# Saving Function || Consumption Function and Saving Function || Bcis Notes

## Saving Function

Meaning of Saving.
Saving is defined as the excess of income over consumption expenditure. Various economists have defined saving in different ways.
Robertson defines, “Current saving is a function of past income. It is the difference between yesterday’s income and today’s consumption.”

Saving Function
Saving function establishes a functional relationship between income (as an independent variable) and saving (as a dependent variable). It shows how saving varies with a given change in income. in other words, it shows a schedule showing various amounts of saving corresponding to the different levels of income.
Mathematically,
S=f(Y)
where.
S= saving, f= function and Y= income.

Technical Attributes of Saving Function
It has the following technical attributes of saving function.
(1) Average Propensity to Save (APS):
The average propensity to save refers to the ratio of total savings to a given level of total income. Symbolically, APS = S÷Y.

(2) Marginal Propensity to Save (MPS):
The marginal propensity to save is the complement of the marginal propensity to consume so that MPC + MPS =1. The marginal propensity to save is expressed as the ratio of a small change in saving to a small change in income (MPS = ∆S÷∆Y).

Relationship Between APC and MPC, APS and MPS
• Short-run consumption function is considered as non-proportional consumption function. Hence, APC>MPC at all levels of income, but APS<MPS.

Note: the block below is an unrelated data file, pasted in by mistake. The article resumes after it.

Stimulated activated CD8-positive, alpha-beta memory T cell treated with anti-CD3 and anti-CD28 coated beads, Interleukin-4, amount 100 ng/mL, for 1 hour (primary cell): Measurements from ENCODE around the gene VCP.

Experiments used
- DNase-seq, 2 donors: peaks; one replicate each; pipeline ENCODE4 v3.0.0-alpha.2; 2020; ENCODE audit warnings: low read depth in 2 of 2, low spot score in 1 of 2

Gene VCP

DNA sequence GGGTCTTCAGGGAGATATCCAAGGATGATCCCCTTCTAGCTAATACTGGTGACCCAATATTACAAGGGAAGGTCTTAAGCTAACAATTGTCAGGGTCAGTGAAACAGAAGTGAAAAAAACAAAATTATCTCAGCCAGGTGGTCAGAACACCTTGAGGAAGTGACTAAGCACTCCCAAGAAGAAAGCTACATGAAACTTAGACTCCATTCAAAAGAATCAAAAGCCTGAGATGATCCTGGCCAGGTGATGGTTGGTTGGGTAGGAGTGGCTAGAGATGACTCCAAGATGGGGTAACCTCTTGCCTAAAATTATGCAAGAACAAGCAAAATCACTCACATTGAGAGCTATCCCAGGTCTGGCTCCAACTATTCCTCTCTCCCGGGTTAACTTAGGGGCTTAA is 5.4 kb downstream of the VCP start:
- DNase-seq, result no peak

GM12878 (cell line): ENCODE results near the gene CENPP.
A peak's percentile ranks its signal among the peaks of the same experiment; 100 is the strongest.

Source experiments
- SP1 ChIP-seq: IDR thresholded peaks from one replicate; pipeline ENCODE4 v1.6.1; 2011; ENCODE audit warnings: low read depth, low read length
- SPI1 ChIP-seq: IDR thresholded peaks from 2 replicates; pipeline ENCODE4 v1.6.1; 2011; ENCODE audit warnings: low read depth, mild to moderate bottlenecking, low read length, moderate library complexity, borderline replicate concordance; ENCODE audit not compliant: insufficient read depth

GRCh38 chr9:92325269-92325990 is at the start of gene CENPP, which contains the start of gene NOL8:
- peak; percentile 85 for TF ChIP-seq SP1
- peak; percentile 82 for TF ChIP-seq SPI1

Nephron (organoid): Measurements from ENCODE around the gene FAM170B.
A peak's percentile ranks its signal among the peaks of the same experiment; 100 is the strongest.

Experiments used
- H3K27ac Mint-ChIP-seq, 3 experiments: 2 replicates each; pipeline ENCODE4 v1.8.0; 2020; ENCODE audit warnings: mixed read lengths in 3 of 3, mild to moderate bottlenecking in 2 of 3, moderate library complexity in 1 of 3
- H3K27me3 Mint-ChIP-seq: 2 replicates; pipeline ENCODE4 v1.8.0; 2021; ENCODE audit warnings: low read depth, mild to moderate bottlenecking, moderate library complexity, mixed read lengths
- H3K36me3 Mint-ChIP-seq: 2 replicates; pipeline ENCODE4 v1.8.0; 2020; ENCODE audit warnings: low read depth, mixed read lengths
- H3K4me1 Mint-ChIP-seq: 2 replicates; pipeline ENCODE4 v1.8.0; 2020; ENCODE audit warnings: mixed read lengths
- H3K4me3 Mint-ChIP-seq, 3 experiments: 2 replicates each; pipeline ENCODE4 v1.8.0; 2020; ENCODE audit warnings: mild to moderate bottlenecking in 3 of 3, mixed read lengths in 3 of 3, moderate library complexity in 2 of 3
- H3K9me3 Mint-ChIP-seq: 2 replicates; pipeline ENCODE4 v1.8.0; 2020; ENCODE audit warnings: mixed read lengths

• Since, APC+APS=1. This expression implies that if APC decreases steadily as disposable income increases APS must increase steadily as income rises.
• If autonomous consumption is zero, all values, i.e. APC, MPC, APS, and MPS remain constant, positive and less than one.

Linear saving function
If the slope of the saving curve remains constant throughout its length, then it is called linear saving function. It can be derived as linear from with the help of linear consumption function.
Since S=Y-C
or, S= Y-(a+bY)
or, S=Y-a+bY
where,
S= saving
-a=Y- intercept or autonomous saving,
1-b= marginal propensity to save,
Y= total disposable income.

Types of Saving
Saving can be classified into the following groups:
1. Personal Saving: Saving made by individuals for their own personal reasons.
2. Corporate Saving: Saving made by companies as a form of retained earnings and depreciation.
3. Government Saving: It is the difference between net government receipts minus government consumption expenditure.
4. Forced Saving: Forced saving which occurs in mild inflation because it will bring about a reduction in the demand for consumer goods.

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